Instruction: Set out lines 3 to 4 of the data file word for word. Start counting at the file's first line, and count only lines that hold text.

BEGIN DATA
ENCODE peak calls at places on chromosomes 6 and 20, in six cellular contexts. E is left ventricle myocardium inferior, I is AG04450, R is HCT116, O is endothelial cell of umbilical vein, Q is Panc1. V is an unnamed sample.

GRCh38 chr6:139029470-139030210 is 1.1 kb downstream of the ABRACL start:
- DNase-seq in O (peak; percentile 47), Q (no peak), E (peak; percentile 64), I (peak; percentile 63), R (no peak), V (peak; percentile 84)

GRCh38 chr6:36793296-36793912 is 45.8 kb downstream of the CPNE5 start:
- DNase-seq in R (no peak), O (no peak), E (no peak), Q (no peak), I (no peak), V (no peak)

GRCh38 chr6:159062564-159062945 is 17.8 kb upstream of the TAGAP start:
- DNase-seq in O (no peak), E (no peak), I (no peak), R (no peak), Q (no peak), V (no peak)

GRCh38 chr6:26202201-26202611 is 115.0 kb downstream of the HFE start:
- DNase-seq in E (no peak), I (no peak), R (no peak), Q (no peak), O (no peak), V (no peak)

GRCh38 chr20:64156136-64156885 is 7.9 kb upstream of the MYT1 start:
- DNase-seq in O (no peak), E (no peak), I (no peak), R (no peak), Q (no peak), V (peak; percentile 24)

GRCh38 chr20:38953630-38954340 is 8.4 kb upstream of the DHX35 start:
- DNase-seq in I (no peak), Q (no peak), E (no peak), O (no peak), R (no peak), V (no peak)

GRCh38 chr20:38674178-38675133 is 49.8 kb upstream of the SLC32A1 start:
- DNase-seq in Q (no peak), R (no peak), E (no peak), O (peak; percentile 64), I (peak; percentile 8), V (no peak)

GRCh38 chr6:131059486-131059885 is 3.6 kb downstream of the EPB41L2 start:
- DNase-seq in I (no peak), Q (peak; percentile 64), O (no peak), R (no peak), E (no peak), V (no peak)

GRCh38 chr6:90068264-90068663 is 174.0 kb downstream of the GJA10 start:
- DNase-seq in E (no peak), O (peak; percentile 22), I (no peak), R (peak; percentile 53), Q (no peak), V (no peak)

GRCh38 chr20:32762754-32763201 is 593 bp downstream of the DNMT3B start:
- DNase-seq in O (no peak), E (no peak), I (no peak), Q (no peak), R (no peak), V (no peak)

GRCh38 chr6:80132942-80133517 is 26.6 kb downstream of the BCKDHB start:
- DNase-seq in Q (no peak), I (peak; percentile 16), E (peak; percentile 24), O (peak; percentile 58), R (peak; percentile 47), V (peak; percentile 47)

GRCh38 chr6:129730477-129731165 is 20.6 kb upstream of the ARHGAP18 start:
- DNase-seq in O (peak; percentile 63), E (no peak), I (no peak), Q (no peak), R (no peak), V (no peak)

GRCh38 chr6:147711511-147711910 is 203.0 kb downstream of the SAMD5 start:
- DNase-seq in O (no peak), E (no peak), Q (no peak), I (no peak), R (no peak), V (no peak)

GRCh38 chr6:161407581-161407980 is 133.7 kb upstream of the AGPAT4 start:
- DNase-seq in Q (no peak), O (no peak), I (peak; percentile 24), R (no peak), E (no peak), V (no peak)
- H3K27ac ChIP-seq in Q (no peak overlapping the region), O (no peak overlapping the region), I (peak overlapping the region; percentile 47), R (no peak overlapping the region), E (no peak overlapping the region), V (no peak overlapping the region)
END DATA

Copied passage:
- DNase-seq in O (peak; percentile 47), Q (no peak), E (peak; percentile 64), I (peak; percentile 63), R (no peak), V (peak; percentile 84)

GRCh38 chr6:36793296-36793912 is 45.8 kb downstream of the CPNE5 start: